There are at least three modes of persuasion to prove the existence of an unknown spirit or soul.

  1. Ethos rely on credibility and reputation (which is far more difficult to apply to a new concept),
  2. Pathos rely on emotions (which defies reasoning and not sustainable over time), and
  3. Logos rely on logical deduction (which was popular with the likes of Socrates and Plato).

Clearly, the Greek influence supported the logos approach which had to be based on mythology.  For example, the mythological King Minos, whose civilization in Crete paralleled that of Egypt, was believed to be a son of Greek God named Zeus (whose womanizing behavior and the number of children he sired parallel that of a cult leader today), took the Zeus tribute to a higher level when seven boys and seven girls from Athens were thrown as food to feed King Minos’ pet Minotaur, a terrible monster, that lived in a labyrinth.  One of the boys from Athens was a prince named Theseus who, supported by the daughter of King Minos named Ariadne, managed to kill the Minotaur and saved future Athenian children.

This is an illustrative example of righteousness overcoming tyranny when humans interpret what is the proper tribute to this spiritual being (or God) before the time of Jesus, or the beginning of Christianity.

The Bible is the most referenced source document and the foundation of Christianity.  It is estimated that Jesus preached for only three years before he was crucified, and his main message was along the line of “love thy neighbor.”  There are four gospels in the New Testament, but only one (Book of John) mentioned the Lazarus miracle where Jesus raised a human named Lazarus of Bethany from the dead, four days after his death.  It is shocking that the bedrock of Christianity is based on how Jesus came back from the dead to live for 40 days, yet three of the four gospels failed to mention the Lazarus miracle.  Bart Ehrman also published multiple books about how Christians made Jesus a God through the trinity (also known as consubstantial or homoousios) after his death through interpretations of the Bible.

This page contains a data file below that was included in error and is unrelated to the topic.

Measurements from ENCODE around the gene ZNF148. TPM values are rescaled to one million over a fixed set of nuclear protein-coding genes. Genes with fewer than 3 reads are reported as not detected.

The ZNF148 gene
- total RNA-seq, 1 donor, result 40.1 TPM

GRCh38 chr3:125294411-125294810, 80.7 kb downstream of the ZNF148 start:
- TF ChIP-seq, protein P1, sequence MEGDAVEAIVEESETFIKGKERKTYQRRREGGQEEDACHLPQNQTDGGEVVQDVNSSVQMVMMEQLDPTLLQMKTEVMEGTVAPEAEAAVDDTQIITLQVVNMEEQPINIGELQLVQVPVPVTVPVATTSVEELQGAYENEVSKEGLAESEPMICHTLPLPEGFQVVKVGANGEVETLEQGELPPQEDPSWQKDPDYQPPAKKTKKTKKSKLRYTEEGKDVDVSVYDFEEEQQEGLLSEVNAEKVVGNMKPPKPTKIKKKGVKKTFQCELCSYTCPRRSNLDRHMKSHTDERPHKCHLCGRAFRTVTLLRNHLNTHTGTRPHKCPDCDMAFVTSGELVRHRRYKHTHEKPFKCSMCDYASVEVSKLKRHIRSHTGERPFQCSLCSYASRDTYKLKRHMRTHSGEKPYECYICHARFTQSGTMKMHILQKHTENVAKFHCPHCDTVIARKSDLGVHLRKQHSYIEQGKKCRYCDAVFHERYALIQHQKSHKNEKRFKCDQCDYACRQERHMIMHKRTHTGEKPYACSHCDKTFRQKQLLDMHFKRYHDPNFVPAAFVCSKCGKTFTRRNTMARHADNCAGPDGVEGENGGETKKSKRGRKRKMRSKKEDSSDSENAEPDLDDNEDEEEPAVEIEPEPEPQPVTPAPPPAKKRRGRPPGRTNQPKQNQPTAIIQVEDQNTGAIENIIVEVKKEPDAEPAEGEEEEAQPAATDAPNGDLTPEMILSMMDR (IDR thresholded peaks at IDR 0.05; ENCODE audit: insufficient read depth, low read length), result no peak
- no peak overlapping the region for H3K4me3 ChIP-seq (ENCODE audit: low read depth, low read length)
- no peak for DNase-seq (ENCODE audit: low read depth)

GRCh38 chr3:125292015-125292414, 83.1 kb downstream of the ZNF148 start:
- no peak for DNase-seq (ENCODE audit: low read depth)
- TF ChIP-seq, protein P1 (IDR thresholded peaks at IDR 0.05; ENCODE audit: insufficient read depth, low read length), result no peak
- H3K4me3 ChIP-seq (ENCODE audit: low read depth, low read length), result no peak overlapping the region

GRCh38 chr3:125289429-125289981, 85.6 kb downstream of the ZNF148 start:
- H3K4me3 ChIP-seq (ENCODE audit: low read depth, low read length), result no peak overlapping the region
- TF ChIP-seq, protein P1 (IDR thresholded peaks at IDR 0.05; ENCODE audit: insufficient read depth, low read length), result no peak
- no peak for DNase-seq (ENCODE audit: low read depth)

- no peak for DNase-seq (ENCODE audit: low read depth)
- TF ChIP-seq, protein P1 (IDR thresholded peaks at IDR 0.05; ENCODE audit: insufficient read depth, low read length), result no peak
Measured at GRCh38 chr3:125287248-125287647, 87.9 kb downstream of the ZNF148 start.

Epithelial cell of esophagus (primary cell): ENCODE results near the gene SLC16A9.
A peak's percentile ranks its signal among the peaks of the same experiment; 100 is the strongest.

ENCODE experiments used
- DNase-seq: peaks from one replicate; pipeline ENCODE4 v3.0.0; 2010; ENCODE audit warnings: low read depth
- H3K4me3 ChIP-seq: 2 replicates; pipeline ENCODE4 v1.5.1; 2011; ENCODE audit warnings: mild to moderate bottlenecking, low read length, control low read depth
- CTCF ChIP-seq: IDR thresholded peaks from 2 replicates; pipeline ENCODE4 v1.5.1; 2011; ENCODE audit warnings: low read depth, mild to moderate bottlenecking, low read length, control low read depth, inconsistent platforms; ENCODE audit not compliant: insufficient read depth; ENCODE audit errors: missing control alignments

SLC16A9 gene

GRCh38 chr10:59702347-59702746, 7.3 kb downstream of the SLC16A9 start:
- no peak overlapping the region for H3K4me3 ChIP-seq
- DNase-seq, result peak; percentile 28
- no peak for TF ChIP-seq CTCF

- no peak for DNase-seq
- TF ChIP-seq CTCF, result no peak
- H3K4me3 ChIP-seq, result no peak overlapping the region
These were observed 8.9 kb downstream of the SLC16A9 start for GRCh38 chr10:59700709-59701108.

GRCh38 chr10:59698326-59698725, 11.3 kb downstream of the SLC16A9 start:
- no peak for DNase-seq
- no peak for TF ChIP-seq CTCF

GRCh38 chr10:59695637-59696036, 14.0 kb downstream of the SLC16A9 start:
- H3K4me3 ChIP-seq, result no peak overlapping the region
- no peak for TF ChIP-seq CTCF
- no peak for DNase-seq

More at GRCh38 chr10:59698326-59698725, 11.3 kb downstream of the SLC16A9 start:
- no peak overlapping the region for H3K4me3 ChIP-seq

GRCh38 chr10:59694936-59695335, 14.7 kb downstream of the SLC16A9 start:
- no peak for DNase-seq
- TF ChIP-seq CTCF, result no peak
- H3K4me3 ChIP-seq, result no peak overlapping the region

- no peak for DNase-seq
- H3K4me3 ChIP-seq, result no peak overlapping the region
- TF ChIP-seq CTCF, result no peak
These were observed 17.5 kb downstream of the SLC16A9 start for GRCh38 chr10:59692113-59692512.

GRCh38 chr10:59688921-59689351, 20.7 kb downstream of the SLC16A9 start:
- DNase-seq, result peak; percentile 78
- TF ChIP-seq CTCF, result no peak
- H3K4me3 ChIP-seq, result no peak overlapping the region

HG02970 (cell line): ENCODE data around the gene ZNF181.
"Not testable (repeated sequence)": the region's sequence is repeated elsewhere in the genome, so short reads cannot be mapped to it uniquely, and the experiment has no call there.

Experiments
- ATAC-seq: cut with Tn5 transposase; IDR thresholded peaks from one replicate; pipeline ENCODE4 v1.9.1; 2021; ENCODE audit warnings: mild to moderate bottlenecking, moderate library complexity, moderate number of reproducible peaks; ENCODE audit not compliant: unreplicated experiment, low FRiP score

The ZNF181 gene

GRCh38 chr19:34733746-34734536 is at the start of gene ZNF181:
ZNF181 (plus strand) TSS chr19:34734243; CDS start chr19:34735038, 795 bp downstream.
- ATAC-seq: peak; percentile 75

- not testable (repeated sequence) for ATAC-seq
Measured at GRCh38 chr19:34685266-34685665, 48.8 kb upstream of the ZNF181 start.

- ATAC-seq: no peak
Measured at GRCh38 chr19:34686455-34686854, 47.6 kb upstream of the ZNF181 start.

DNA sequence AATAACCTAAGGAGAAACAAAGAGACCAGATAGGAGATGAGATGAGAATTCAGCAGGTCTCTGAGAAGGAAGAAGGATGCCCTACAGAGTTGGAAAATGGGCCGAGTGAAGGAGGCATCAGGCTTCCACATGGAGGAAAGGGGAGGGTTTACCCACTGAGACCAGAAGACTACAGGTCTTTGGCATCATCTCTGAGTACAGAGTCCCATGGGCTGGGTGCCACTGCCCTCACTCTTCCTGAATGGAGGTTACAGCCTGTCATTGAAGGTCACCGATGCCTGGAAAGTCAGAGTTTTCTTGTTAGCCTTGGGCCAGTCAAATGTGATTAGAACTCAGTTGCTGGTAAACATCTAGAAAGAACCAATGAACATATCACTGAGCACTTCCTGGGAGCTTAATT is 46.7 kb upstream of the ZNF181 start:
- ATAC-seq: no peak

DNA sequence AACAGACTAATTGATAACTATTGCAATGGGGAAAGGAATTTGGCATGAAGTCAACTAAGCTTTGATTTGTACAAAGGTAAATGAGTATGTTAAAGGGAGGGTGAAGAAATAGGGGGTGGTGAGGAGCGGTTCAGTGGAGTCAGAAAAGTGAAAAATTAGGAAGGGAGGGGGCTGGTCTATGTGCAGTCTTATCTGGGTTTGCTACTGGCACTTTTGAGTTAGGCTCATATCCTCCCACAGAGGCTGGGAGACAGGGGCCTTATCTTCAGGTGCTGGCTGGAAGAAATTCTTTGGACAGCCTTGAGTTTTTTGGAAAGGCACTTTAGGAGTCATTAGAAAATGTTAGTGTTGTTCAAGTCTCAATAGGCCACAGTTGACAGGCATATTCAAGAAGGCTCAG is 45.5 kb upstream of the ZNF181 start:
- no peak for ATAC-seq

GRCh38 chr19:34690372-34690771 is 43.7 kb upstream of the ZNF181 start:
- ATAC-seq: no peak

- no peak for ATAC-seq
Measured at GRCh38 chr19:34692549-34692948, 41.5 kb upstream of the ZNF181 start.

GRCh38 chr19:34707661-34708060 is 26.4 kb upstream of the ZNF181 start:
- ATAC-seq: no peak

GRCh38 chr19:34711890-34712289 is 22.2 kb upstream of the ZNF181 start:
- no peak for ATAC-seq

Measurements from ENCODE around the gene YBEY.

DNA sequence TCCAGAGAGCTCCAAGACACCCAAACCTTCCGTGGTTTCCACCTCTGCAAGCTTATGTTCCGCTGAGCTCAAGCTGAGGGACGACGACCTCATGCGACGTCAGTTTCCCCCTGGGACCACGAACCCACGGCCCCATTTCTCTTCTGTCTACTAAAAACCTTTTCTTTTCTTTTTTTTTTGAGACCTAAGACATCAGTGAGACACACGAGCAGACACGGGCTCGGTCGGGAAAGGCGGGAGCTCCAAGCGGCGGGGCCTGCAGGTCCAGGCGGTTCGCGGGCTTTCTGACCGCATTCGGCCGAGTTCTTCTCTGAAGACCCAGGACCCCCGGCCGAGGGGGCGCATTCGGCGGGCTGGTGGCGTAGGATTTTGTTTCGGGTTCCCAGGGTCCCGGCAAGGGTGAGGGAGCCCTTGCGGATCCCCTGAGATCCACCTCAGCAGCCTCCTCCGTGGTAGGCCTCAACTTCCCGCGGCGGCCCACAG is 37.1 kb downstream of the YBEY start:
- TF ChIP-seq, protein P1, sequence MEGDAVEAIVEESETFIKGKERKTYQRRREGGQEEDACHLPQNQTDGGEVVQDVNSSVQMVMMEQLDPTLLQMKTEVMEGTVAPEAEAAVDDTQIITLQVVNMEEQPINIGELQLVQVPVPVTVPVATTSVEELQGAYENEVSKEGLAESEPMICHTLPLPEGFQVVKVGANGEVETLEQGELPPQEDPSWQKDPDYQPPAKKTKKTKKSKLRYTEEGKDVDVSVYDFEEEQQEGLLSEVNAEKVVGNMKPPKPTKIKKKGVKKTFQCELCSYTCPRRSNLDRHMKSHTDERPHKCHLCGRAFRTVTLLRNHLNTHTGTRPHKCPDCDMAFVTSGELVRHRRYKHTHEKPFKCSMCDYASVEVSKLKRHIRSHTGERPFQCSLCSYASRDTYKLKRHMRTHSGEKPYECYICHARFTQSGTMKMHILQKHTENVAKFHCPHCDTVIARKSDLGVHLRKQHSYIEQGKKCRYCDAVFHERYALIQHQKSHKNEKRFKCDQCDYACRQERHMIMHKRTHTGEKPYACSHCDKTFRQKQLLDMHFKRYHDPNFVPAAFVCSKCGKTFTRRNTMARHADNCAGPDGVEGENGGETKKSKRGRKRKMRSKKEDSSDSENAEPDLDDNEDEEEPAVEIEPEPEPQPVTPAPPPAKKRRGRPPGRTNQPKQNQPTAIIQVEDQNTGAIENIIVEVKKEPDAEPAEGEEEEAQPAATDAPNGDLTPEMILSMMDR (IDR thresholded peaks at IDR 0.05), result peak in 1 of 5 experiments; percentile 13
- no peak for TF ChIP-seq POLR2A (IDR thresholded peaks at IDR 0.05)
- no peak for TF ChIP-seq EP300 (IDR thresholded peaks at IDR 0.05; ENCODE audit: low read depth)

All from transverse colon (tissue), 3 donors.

To make Jesus who he is today, all the spirits and souls of mankind must be concentrated to Jesus alone.  Communities like Essenes and the later and larger group of people named Gnostics had to be declared heretics in order for the Logos mode of persuasion to work.  That is what happened, and followers like Paul took Christianity away from the location of only Jerusalem to establish churches as places of worship outside Jerusalem.  Augustine reinforced the need to go to church by strengthening the belief in The Original Sin that requires prospective believers to go to a nearby church and cleanse their souls.

After 2,000 years of Christianity, we are still following this Logos that force us to take extreme positions, like only Christians can get to heaven, and non-Christians go to hell.  Christians are asked to believe the Bible cannot contain errors, and the Catholic Pope is infallible.  We must change our mentality from this perception of perfection towards a Moral Innovators’ view of continuous improvement.  Otherwise, Bible’s armageddon is a self-fulfilled prophecy.

Stay tuned for how Christianity faced major schisms 1,000 years and 500 years ago.